“Hopefully, Syria will start to stabilize,” Trump said last week as he met with NATO’s secretary-general at the White House.

Nevertheless, there are no signs that Trump is backing away from his determination to limit U.S. involvement to the narrow task of defeating Daesh, leaving to others the longer-term challenges of stabilizing the country, restoring basic services and resolving the civil war.

A $200 million pledge Tillerson made in February for stabilization programs in Syria remains on hold on Trump’s orders and is under review. Tillerson, who had advocated for maintaining the U.S. presence, was fired shortly after he made the pledge at a conference in Kuwait.

Then the administration this month decided to halt funding U.S. military and reconstruction programs in the Syrian northwest, the officials said. Pending the results of the overall review, the canceled money is expected to be shifted to programs in northeast Syria, where U.S. troops are still battling Daesh, and civilian teams from the State Department and U.S. Agency for International Development are working in newly liberated areas.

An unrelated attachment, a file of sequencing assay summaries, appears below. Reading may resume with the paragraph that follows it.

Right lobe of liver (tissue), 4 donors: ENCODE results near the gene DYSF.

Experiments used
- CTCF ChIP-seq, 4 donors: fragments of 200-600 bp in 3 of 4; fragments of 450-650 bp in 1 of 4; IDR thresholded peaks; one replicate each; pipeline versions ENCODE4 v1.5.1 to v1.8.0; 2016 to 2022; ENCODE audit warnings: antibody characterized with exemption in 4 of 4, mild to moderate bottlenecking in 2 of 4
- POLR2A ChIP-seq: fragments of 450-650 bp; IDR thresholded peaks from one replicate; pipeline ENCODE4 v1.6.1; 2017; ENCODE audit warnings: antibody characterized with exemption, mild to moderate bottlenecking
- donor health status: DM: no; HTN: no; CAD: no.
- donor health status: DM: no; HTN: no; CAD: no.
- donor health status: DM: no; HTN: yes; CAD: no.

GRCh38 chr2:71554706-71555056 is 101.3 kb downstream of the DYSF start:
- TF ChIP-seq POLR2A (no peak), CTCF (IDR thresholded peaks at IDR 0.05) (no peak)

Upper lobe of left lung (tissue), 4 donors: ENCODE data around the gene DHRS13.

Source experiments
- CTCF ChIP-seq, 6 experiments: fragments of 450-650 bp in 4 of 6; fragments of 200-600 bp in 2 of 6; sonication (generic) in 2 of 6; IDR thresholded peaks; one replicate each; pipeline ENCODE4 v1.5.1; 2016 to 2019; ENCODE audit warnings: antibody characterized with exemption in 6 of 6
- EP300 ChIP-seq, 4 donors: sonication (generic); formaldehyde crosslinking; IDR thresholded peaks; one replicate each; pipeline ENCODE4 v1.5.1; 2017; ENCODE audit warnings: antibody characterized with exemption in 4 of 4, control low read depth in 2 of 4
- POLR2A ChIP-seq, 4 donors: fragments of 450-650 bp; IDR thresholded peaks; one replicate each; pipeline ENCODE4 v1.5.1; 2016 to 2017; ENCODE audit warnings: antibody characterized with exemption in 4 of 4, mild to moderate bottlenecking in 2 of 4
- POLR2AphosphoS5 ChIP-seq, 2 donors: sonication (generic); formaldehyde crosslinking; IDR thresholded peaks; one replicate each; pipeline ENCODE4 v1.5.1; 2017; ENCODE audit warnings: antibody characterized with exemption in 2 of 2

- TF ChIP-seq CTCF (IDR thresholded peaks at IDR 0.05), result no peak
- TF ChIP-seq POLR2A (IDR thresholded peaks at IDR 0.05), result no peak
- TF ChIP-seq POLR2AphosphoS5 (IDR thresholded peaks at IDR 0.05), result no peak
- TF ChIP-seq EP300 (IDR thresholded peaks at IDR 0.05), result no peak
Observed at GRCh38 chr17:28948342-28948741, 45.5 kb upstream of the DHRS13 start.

A version of this article appeared in the print edition of The Daily Star on May 22, 2018, on page 9.

Recommended





Advertisement

Comments

Your feedback is important to us!

We invite all our readers to share with us their views and comments about this article.

Disclaimer: Comments submitted by third parties on this site are the sole responsibility of the individual(s) whose content is submitted. The Daily Star accepts no responsibility for the content of comment(s), including, without limitation, any error, omission or inaccuracy therein. Please note that your email address will NOT appear on the site.

Alert: If you are facing problems with posting comments, please note that you must verify your email with Disqus prior to posting a comment. follow this link to make sure your account meets the requirements. (http://bit.ly/vDisqus)

comments powered by Disqus

Advertisement

FOLLOW THIS ARTICLE

Interested in knowing more about this story?

Click here